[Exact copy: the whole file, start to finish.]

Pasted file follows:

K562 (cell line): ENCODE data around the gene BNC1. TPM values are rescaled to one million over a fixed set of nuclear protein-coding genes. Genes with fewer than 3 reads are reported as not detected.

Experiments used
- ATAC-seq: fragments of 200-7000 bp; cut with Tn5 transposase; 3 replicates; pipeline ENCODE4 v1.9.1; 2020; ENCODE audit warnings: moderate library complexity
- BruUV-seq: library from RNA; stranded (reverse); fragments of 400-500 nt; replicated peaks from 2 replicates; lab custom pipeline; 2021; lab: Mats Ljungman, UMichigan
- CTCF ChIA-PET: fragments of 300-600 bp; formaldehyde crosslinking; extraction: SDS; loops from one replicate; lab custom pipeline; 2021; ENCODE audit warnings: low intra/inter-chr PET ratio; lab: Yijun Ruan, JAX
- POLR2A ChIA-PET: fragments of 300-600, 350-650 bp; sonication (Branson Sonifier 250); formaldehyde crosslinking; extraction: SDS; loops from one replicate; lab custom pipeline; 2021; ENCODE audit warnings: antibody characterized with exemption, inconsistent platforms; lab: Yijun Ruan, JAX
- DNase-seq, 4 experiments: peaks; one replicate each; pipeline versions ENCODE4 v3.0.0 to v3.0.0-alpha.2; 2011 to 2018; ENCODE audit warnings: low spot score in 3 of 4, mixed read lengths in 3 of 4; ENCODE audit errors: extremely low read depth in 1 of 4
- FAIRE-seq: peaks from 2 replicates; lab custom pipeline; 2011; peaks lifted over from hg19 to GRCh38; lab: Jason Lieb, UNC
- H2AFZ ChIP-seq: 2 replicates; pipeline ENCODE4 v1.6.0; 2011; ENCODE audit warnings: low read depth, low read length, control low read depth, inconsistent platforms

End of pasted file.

K562 (cell line): ENCODE data around the gene BNC1. TPM values are rescaled to one million over a fixed set of nuclear protein-coding genes. Genes with fewer than 3 reads are reported as not detected.

Experiments used
- ATAC-seq: fragments of 200-7000 bp; cut with Tn5 transposase; 3 replicates; pipeline ENCODE4 v1.9.1; 2020; ENCODE audit warnings: moderate library complexity
- BruUV-seq: library from RNA; stranded (reverse); fragments of 400-500 nt; replicated peaks from 2 replicates; lab custom pipeline; 2021; lab: Mats Ljungman, UMichigan
- CTCF ChIA-PET: fragments of 300-600 bp; formaldehyde crosslinking; extraction: SDS; loops from one replicate; lab custom pipeline; 2021; ENCODE audit warnings: low intra/inter-chr PET ratio; lab: Yijun Ruan, JAX
- POLR2A ChIA-PET: fragments of 300-600, 350-650 bp; sonication (Branson Sonifier 250); formaldehyde crosslinking; extraction: SDS; loops from one replicate; lab custom pipeline; 2021; ENCODE audit warnings: antibody characterized with exemption, inconsistent platforms; lab: Yijun Ruan, JAX
- DNase-seq, 4 experiments: peaks; one replicate each; pipeline versions ENCODE4 v3.0.0 to v3.0.0-alpha.2; 2011 to 2018; ENCODE audit warnings: low spot score in 3 of 4, mixed read lengths in 3 of 4; ENCODE audit errors: extremely low read depth in 1 of 4
- FAIRE-seq: peaks from 2 replicates; lab custom pipeline; 2011; peaks lifted over from hg19 to GRCh38; lab: Jason Lieb, UNC
- H2AFZ ChIP-seq: 2 replicates; pipeline ENCODE4 v1.6.0; 2011; ENCODE audit warnings: low read depth, low read length, control low read depth, inconsistent platforms